The Treaty of Paris Period
The Treaty of Paris Period
and the start of the Constitutional Convention.
During the Treaty of Paris Period, a newly independent United States made a difficult but deliberate transition from fighting a war to governing a nation through several key steps (see below) that eventually culminated in a new Constitution. Without learning this history, and why these events took place during that time, it's difficult to understand why a new Constitution was needed in peacetime once the Revolutionary War was finally over. As a result, most Americans don't know about the first form of American government and who was in charge of it. Students learn a version of history that seems to skip right from the Revolution straight to the Constitution.
The Center for the Study of the Treaty of Paris Period (1783-87) is dedicated to interpreting and understanding the importance of the crucial events that took place between the end of the Revolutionary War in 1783 and the Constitutional Convention in 1787, a neglected era that is mostly omitted when teaching American history in elementary school, high school and college. With over 1,600 people in our database, we are one of the largest history-related groupings of teachers, education administrators, historical organizations, elected officials, government employees, retired military personnel, community centers and interested citizens in the state. During the Treaty of Paris Period, there was neither a war going on nor a Constitution being written. It is the first period of peacetime rule prior to the new Constitution.
within the Treaty of Paris Period.
The Bridge between the Revolution and the Constitution
BELOW: The signing of the Treaty of Paris in France on September 3, 1783 by Americans
Benjamin Franklin, John Jay and John Adams formally ended the Revolutionary War.
BELOW: The resignation of General George Washington from the Army in Annapolis
on December 23, 1783, set the stage for permanent, civilian rule of the United States.
on January 14, 1784, led to official recognition of American independence by Great Britain.
Thomas Jefferson and passed by Congress in Annapolis, created new states out of the land
west of the Appalachian Mountains and laid the groundwork for future expansion.
allowed the author of the Declaration of Independence to represent America's foreign policy in Europe.
December of 1784 and finally hosted by George Washington at his home at Mount Vernon
from March 25-28, 1785, led to an agreement on the use of the Potomac River known as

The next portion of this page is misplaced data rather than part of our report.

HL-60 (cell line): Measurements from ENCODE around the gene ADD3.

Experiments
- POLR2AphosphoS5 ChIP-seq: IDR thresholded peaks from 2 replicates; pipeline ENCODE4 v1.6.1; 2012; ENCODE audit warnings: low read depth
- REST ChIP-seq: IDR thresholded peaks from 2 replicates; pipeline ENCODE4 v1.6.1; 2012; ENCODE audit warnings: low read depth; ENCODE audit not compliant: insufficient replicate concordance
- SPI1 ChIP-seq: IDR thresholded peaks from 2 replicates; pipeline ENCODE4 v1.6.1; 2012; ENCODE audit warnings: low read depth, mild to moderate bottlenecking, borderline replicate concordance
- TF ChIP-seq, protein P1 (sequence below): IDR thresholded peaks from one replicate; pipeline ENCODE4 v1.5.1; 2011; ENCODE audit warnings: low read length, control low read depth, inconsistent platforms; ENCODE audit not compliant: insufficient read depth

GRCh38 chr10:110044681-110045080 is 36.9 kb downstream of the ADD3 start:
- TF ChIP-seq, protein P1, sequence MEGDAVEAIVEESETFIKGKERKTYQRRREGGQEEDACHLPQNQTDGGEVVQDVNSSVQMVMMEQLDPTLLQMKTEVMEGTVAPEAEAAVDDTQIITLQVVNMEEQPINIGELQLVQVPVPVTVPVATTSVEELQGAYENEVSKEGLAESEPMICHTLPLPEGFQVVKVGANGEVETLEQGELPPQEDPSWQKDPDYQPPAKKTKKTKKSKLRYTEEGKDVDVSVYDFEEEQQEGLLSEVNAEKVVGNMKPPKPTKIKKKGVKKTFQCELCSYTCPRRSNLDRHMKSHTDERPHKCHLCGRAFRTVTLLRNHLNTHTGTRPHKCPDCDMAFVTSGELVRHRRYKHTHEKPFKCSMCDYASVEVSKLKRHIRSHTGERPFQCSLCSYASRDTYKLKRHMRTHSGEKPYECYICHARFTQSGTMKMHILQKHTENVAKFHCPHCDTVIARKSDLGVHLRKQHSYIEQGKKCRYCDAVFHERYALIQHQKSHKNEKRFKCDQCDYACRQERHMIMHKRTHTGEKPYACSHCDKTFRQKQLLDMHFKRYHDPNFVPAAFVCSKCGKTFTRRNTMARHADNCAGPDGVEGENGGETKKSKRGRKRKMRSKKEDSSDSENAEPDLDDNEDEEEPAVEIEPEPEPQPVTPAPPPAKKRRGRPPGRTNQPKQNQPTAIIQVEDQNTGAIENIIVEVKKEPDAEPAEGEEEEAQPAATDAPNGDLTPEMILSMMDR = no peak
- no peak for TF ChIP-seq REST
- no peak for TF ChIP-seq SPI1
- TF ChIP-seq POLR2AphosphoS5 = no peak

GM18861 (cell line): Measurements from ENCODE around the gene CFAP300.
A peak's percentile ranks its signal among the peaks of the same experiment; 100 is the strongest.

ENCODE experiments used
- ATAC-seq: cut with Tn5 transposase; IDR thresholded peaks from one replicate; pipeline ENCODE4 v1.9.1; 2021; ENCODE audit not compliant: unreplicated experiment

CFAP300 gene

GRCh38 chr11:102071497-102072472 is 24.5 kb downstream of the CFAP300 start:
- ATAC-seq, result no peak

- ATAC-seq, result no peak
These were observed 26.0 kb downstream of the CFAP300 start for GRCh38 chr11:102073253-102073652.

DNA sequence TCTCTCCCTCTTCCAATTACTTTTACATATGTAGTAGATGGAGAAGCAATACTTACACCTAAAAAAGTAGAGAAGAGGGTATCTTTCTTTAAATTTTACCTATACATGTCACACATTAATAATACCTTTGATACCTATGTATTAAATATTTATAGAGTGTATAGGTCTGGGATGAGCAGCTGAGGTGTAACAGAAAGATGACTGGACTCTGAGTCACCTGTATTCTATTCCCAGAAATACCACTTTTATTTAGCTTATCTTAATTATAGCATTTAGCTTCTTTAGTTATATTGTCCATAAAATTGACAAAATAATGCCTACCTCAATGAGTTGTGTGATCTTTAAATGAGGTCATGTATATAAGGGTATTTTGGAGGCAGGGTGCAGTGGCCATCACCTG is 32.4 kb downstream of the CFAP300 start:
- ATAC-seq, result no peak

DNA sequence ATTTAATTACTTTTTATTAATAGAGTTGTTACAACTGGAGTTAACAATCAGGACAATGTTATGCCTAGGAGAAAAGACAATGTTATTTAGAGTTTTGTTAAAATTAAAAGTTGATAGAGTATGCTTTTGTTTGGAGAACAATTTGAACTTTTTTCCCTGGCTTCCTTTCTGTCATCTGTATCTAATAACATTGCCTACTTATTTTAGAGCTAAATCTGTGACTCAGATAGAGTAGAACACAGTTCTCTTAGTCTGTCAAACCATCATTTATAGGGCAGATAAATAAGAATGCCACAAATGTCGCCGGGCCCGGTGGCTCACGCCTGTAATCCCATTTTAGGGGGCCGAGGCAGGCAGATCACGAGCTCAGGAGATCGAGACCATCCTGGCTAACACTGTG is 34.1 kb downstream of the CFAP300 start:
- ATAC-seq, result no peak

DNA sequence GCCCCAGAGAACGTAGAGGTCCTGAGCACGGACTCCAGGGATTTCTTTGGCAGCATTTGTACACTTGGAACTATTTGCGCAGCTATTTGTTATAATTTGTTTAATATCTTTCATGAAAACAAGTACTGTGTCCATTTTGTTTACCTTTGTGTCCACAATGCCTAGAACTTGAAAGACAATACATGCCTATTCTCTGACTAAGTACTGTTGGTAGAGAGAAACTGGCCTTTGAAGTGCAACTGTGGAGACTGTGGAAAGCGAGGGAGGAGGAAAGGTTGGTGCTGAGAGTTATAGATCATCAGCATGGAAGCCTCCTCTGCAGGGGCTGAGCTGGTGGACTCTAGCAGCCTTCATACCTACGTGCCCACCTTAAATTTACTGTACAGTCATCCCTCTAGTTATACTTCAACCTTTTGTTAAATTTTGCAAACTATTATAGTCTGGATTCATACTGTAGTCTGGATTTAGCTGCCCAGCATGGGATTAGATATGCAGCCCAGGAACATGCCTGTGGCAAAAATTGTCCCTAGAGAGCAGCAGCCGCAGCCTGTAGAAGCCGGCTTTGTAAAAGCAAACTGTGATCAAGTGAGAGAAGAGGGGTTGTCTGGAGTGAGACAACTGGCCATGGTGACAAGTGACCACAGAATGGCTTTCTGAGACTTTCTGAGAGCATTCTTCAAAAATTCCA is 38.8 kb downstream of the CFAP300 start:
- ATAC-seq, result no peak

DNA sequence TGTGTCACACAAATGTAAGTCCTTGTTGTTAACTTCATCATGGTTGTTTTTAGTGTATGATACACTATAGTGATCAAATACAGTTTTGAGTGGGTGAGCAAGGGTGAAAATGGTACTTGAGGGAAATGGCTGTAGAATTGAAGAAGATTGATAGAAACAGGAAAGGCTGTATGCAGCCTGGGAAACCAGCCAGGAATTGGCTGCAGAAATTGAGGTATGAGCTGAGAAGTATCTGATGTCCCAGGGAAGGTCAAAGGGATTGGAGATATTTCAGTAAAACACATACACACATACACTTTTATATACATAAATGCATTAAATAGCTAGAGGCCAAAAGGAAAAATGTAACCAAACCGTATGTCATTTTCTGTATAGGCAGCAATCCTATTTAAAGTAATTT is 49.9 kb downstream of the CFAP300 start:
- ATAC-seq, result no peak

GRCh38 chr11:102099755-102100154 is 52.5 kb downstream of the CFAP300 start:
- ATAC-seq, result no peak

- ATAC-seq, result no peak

the Mount Vernon Compact; this document showed the new nation that the states could
resolve the many pressing issues, such as commerce, trade and expansion, that divided them.
made clear the inadequacy of the Articles of Confederation and the need for constitutional reform.
12 delegates from 5 states. This is where James Madison and Alexander Hamilton argued,
after Shays' Rebellion was underway, that the Articles of Confederation could not be amended
and therefore a Constitutional Convention needed to take place in Philadelphia in 1787.
The Center for the Study of the Treaty of Paris Period (1783-87) is part of the Annapolis Community Foundation, its fundraising "parent" organization. It has collected over $13,000 in donations and $8,000 in grants to put together year-round activities themed around significant events that took place before the Constitution. Working with a database of over 1,600 people, it has three primary goals:
- To sponsor themed events in Annapolis throughout the year correlating to significant dates within the Treaty of Paris Period (1783-87), especially those that took place in Annapolis. These events usually consist of a presentation by local experts, followed by questions, held in the Crown and Crab Room at the Maryland Inn, where exact replicas of signed documents from the "America's 14 Forgotten Presidents of Congress Before Washington" collection are displayed.
- To provide a permanent place where Treaty of Paris Period (1783-87) walking tours, films and souvenirs can educate visitors about this lost history and help teachers bring it back to life in the classroom.
- To spearhead an effort to restore Mann's Tavern, which burned down in 1919, to be that place.
We can help you rediscover the Treaty of Paris Period (1783-87)!
* 1783: George Washington's resignation from the Army.
* 1783-84: The process of signing and ratifying the Treaty of Paris and the appointment of Thomas Jefferson to France during the time when Annapolis was the nation's capital.
* 1785-87: How the Mount Vernon Compact between Maryland and Virginia led to the 1786 Annapolis Convention and how that event, along with Shays' Rebellion, led to the Constitutional Convention in Philadelphia.
To come speak: Negotiable.
Walking tours: Individuals: $10 each / Under 18: $8 each / Group of 10: $80 / Group of 15: $100 / Group of 20 or more: $120.
To book Mark Croatti to speak or provide a walking tour, email: firstname.lastname@example.org
Stephen Kling: Chair, Board of Directors, Annapolis Community Foundation
Jennifer Navabi: Executive Director, Annapolis Community Foundation
Mark Croatti: President, Center for the Study of the Treaty of Paris Period (1783-87)